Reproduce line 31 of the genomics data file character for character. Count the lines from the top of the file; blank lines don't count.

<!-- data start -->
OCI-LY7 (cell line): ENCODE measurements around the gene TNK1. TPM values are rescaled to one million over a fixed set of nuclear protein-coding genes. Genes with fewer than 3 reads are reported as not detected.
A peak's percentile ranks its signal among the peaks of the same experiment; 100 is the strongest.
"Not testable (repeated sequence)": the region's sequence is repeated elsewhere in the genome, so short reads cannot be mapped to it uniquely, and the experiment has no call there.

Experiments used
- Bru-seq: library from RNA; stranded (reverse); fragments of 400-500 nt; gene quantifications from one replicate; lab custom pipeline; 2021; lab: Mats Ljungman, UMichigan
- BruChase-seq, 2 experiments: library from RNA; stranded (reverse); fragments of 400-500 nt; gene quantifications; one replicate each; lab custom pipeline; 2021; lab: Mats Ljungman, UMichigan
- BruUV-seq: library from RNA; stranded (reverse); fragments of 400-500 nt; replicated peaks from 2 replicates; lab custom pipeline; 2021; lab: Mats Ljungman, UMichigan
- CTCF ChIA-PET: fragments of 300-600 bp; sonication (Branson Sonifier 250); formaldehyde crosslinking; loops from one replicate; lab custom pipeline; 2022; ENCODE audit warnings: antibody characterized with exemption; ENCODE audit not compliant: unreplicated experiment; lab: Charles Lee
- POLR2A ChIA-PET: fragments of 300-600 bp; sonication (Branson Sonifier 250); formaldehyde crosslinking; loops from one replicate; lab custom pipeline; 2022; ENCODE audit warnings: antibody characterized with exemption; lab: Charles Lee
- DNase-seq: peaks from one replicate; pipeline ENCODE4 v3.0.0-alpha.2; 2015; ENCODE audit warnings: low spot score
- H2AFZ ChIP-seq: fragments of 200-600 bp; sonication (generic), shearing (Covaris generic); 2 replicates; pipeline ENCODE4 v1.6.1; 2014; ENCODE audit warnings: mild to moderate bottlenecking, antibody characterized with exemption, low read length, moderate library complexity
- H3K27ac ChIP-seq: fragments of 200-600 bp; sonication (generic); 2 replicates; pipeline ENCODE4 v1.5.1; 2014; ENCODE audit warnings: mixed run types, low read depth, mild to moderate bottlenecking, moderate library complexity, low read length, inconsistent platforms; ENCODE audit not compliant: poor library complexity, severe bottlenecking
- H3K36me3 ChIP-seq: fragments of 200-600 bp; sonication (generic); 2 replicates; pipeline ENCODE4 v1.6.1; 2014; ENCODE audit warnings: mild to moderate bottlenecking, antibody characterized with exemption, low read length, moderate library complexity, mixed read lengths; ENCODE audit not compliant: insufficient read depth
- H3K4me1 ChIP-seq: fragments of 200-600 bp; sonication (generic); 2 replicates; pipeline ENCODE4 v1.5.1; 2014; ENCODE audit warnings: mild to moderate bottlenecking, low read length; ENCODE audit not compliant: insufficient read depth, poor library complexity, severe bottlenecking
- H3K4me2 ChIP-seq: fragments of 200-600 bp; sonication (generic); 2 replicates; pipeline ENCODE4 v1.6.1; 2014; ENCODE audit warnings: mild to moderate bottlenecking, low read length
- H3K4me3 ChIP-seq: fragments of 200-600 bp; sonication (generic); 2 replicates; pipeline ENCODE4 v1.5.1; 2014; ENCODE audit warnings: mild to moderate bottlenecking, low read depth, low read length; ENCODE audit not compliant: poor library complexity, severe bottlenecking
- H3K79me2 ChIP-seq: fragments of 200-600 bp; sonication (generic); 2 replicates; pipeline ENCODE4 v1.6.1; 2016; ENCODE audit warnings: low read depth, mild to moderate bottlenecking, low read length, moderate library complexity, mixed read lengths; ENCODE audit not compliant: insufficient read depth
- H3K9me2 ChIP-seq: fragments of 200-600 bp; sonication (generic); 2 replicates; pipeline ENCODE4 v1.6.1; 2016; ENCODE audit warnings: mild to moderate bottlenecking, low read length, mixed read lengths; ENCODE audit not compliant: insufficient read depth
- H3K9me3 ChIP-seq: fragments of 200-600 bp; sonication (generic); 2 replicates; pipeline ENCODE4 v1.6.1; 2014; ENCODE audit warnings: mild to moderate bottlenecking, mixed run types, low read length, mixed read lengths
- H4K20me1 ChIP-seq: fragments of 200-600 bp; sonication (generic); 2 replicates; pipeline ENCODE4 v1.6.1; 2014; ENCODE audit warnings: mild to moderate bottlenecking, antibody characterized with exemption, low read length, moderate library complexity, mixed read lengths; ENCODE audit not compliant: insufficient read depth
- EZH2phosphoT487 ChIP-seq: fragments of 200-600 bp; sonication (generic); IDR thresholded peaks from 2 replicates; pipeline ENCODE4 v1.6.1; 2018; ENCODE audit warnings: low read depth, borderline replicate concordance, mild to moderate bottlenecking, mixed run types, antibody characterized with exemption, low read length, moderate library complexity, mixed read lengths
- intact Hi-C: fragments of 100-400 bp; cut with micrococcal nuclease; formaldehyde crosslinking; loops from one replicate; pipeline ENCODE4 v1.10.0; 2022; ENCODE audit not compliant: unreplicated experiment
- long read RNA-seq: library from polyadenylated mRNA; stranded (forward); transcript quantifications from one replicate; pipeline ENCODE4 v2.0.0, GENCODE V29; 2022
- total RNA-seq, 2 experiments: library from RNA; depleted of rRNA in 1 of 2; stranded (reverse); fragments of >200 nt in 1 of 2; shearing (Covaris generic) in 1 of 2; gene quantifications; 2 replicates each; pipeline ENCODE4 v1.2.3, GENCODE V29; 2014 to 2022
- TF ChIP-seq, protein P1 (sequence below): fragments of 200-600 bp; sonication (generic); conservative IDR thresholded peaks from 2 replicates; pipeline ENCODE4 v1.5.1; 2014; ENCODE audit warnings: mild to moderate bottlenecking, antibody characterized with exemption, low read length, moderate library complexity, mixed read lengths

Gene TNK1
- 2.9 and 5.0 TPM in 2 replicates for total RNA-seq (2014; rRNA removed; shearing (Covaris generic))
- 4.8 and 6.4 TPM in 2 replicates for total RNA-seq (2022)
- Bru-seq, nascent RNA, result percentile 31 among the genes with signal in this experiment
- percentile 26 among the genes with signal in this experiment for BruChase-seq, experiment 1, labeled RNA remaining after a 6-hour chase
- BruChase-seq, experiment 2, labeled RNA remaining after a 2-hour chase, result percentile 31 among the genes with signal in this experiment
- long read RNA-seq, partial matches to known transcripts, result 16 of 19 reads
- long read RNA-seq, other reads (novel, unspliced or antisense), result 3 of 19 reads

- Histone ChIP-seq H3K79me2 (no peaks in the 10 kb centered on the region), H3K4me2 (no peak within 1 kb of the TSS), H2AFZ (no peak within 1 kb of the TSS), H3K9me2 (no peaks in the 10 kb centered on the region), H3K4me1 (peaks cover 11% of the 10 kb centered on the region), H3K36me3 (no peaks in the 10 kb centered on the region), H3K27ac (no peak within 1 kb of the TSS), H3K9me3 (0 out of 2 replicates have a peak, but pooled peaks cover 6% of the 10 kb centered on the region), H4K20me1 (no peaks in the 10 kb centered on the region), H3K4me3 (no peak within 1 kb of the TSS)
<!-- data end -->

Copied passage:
- BruChase-seq, experiment 2, labeled RNA remaining after a 2-hour chase, result percentile 31 among the genes with signal in this experiment